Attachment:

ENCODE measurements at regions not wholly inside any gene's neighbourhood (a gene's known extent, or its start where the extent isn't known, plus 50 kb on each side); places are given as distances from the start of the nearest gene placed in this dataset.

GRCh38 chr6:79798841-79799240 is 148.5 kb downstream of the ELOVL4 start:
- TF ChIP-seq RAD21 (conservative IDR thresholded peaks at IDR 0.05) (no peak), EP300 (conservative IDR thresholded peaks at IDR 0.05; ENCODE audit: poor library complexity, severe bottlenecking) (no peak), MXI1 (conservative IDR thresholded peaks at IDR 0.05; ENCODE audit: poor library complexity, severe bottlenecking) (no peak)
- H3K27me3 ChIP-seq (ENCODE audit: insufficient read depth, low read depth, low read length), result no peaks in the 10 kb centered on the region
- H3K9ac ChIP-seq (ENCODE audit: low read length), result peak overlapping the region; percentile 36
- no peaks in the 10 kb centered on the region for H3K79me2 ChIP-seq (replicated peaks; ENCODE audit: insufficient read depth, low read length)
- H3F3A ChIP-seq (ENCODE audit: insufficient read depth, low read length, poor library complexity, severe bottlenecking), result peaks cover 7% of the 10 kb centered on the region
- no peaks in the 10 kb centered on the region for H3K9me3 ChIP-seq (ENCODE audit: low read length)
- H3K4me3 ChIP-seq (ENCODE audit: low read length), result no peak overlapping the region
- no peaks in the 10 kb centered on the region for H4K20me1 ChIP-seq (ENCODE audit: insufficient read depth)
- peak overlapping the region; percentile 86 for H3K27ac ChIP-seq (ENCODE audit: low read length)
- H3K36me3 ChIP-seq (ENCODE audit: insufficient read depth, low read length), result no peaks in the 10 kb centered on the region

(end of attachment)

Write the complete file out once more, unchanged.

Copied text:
ENCODE measurements at regions not wholly inside any gene's neighbourhood (a gene's known extent, or its start where the extent isn't known, plus 50 kb on each side); places are given as distances from the start of the nearest gene placed in this dataset.

GRCh38 chr6:79798841-79799240 is 148.5 kb downstream of the ELOVL4 start:
- TF ChIP-seq RAD21 (conservative IDR thresholded peaks at IDR 0.05) (no peak), EP300 (conservative IDR thresholded peaks at IDR 0.05; ENCODE audit: poor library complexity, severe bottlenecking) (no peak), MXI1 (conservative IDR thresholded peaks at IDR 0.05; ENCODE audit: poor library complexity, severe bottlenecking) (no peak)
- H3K27me3 ChIP-seq (ENCODE audit: insufficient read depth, low read depth, low read length), result no peaks in the 10 kb centered on the region
- H3K9ac ChIP-seq (ENCODE audit: low read length), result peak overlapping the region; percentile 36
- no peaks in the 10 kb centered on the region for H3K79me2 ChIP-seq (replicated peaks; ENCODE audit: insufficient read depth, low read length)
- H3F3A ChIP-seq (ENCODE audit: insufficient read depth, low read length, poor library complexity, severe bottlenecking), result peaks cover 7% of the 10 kb centered on the region
- no peaks in the 10 kb centered on the region for H3K9me3 ChIP-seq (ENCODE audit: low read length)
- H3K4me3 ChIP-seq (ENCODE audit: low read length), result no peak overlapping the region
- no peaks in the 10 kb centered on the region for H4K20me1 ChIP-seq (ENCODE audit: insufficient read depth)
- peak overlapping the region; percentile 86 for H3K27ac ChIP-seq (ENCODE audit: low read length)
- H3K36me3 ChIP-seq (ENCODE audit: insufficient read depth, low read length), result no peaks in the 10 kb centered on the region